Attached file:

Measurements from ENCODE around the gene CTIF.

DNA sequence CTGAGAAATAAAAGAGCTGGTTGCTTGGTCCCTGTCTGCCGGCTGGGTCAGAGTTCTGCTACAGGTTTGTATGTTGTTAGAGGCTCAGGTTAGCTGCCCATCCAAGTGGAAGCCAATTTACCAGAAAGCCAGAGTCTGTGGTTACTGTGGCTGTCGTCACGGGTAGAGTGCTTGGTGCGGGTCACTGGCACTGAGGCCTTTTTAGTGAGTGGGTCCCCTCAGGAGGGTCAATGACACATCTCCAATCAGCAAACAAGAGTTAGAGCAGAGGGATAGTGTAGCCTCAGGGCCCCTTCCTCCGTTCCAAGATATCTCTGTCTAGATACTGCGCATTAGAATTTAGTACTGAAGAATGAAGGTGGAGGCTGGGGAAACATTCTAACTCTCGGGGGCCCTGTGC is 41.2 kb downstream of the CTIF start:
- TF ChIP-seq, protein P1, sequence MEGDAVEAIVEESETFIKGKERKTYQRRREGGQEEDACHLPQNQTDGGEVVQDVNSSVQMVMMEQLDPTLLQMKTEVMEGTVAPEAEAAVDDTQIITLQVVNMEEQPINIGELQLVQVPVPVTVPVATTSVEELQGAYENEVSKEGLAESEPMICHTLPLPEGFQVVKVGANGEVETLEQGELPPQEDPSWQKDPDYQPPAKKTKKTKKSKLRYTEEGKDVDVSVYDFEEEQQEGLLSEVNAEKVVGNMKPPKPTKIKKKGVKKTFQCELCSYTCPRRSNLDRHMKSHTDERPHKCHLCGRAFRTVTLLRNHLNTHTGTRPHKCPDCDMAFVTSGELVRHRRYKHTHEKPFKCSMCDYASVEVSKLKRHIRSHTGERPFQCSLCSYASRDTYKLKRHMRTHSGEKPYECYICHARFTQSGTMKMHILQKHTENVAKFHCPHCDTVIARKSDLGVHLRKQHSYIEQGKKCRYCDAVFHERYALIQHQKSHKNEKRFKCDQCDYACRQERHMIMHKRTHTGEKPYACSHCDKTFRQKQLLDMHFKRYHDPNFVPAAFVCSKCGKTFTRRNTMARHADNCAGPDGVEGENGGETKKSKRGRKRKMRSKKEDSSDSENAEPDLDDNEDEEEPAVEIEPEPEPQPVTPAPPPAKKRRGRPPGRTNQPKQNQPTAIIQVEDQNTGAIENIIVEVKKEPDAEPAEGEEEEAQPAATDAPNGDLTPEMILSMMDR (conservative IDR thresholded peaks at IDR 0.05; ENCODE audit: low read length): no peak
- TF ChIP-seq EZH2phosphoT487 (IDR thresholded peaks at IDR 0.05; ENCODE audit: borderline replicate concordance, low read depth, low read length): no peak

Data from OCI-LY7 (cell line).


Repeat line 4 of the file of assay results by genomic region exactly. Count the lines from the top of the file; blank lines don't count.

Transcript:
- TF ChIP-seq EZH2phosphoT487 (IDR thresholded peaks at IDR 0.05; ENCODE audit: borderline replicate concordance, low read depth, low read length): no peak